Deyrançon or the War of the Buttons

In 1402,Dey-Ransom was then the largest commune in the department. Coming under the jurisdiction of Saint-Jean-d'Angély and the generality of La Rochelle, it is made up of numerous hamlets (Prin, Petit-Breuil, la Grange, etc.) and farms. After the Revolution, the two main villages are united to form Deyrançon with more than 1.000 souls. But, throughout the 19th century, a strong rivalry settles down between the inhabitants of the peat marsh and the wine-growing plain. The town hall was ungovernable, so much so that Petit-Breuil became the capital of the commune in 1856. To put an end to the quarrels, the following year the Prinois demanded the construction of a town hall and a school in Dey. In 1903,, by decree of the Council of State, Deyrançon is divided into Prin-Deyrancon et Le Petit Breuil-Deyrançon with common use of the church and the cemetery of Notre-Dame de Dey which also materialize the territorial border between the two new municipalities. In 1971, the project of attachment of Petit-Breuil to Mauzé-sur-le-Mignon. Until the Great War, quarantinefamous wild strawberry grown around the Prin peat bogs, was picked up by the women, then shipped at 10 centimes per basket by rail to Parisian restaurants. This peaceful village, located between Niort and La Rochelle and watered by 12 km of waterways, smells of the countryside and invites you to take long walks in its nearby plain and to visit the Romanesque church of Notre-Dame de Dey recalling the religious fervor of those who cultivated these rich and fertile lands.

What to see in Prin-Deyrançon?

01. Notre-Dame de Dey church

The toponym Deyrançon, from the Latin Dei (God) and the pre-Latin Ransom (rock), means rock of God. Connected to the south of the village by a bridge, Notre-Dame de Dey, isolated in the plain at the bottom of a slight depression, is surrounded by its cemetery and a fortified enclosure with thick walls and archery towers certainly because of its ancient vocation as jacquaire stage located between Poitou and Aunis. The latter was renovated by a team of young Europeans according to the plans of the imperial matrix of 1811. Burned several times, the roman church is reconstructed piecemeal. A line broken three times is visible on the apse of the choir. Her western facade from the 17th century is pierced by a door with a broken arch, flanked by two pilasters, surmounted by a polylobed oculus and framed by a modest buttress on the left and a higher buttress on the right supporting a small square bell tower topped with a slate roof on the pavilion.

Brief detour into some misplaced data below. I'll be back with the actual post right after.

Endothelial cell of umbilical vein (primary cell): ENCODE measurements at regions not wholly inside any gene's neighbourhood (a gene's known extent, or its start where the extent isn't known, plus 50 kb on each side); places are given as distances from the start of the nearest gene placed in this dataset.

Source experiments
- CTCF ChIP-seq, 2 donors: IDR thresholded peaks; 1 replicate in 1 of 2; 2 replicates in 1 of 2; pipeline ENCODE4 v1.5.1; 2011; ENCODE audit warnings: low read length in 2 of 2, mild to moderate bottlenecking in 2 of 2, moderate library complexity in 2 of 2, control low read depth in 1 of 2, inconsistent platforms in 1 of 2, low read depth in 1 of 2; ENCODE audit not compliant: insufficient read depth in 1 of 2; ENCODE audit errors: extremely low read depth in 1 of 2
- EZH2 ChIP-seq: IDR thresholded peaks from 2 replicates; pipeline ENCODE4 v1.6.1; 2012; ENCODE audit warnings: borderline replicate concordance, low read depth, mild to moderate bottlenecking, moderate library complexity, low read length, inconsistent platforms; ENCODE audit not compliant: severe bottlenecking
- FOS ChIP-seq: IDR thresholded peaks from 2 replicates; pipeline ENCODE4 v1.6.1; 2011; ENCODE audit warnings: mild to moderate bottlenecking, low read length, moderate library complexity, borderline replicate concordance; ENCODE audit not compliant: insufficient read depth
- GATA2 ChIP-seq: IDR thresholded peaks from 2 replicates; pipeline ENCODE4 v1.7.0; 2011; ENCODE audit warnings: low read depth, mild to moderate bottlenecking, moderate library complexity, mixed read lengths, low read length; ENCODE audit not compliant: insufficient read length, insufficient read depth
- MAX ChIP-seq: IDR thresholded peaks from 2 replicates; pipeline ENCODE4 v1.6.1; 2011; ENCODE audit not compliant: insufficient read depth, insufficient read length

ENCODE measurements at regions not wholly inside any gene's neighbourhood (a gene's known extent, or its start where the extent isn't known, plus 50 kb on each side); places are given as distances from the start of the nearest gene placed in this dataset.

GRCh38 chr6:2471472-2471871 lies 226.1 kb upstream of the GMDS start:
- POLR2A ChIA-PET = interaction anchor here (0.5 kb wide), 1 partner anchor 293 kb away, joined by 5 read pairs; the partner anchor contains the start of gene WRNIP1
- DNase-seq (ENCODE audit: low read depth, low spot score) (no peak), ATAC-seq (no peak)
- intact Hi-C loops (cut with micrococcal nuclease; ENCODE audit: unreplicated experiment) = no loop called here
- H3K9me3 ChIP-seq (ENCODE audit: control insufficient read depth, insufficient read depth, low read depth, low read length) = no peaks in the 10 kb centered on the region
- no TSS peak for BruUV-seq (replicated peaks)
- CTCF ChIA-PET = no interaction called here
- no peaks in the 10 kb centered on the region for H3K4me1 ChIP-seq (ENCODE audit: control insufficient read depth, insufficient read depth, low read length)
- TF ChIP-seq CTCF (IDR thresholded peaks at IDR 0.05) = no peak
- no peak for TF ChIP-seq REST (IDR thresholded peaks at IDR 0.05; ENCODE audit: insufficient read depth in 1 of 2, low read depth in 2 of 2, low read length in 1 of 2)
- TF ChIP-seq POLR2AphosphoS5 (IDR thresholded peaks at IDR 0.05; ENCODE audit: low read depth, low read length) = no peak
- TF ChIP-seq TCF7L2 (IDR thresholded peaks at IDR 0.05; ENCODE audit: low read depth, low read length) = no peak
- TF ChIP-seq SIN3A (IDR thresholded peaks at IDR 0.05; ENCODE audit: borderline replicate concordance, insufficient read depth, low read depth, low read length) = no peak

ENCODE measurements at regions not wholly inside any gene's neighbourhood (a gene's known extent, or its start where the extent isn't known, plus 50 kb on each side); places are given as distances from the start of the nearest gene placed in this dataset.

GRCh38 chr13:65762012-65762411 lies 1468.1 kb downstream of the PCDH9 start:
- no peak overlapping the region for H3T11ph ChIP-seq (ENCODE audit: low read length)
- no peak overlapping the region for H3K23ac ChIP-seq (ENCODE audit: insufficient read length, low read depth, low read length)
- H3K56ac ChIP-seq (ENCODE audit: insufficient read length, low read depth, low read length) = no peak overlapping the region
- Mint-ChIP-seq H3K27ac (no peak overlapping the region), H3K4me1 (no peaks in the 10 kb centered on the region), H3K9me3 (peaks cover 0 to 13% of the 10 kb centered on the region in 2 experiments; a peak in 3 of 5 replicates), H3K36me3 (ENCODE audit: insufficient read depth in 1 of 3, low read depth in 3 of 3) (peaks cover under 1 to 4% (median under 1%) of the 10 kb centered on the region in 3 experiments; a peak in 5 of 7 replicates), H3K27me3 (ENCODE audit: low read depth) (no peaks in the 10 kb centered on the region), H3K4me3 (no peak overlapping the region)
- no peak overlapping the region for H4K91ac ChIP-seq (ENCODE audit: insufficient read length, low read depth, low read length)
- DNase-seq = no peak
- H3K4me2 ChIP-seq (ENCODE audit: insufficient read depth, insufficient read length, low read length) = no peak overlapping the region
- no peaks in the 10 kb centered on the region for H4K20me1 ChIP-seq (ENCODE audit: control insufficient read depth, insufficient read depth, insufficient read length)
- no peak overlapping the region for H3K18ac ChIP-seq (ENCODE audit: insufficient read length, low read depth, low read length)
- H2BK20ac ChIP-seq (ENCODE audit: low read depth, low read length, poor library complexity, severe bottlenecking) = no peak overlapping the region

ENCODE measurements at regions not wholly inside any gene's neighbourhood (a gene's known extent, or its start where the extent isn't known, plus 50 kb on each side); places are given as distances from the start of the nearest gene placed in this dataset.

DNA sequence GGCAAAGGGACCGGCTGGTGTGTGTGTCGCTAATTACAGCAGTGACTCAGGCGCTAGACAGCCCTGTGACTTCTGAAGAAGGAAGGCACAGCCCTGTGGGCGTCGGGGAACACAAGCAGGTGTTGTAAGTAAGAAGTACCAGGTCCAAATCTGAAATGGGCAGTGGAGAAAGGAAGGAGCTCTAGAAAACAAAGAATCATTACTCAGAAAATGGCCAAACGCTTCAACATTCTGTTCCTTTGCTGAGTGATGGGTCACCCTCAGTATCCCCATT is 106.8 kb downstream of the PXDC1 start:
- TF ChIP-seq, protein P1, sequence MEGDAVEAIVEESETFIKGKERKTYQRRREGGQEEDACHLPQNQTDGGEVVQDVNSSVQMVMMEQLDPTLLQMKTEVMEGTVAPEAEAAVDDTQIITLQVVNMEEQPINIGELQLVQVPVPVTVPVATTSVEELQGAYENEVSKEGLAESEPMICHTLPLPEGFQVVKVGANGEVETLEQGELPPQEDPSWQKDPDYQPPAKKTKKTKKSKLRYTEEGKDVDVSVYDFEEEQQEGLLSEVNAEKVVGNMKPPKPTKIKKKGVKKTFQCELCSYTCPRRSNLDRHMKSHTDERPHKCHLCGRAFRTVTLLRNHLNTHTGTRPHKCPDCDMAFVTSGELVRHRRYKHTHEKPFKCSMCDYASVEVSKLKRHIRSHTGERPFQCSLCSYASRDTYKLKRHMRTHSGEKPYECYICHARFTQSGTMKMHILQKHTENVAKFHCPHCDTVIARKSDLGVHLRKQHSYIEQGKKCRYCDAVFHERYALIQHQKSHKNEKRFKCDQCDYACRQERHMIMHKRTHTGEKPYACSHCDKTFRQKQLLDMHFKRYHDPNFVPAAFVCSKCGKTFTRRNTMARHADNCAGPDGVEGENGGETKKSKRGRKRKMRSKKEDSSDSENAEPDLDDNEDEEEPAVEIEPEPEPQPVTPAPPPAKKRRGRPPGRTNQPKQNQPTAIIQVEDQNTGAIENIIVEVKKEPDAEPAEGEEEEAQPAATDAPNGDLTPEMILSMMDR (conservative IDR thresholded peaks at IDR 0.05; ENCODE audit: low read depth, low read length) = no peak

Against the West winds and the North kisses; Its bedside curving under the heavy buttresses; Massive, it crouches and clings to the plain; And if you want, Passerby, to feel your heart guarded; If you lack strength, in the human storm; In the shadows come and pray to Our Lady of Dey.

See inside

Three historic capitals (Daniel seated with two lions licking his feet, lion paws placed on the bearded head of the prophet and woman bitten on the breasts by snakes and on the hands by devils), baptismal font (large oval tank completed by a small font), tombstones from the family of the lords of the place, big cross in wood, plaque of the dead 14-18 from Prin-Deyrançon and Petit-Breuil.

What to see in the park

The remains of a disappeared hamlet (town hall, school and farmhouse).

Other curiosities to see:

  • The washhouses
  • Alkaline bogs du Prin
  • The five trees classified as remarkable trees of Deux-Sèvres (thornless honeylocust, common yew, Provence hackberry tree at Notre-Dame de Dey and two plane trees at the Grange house – private).

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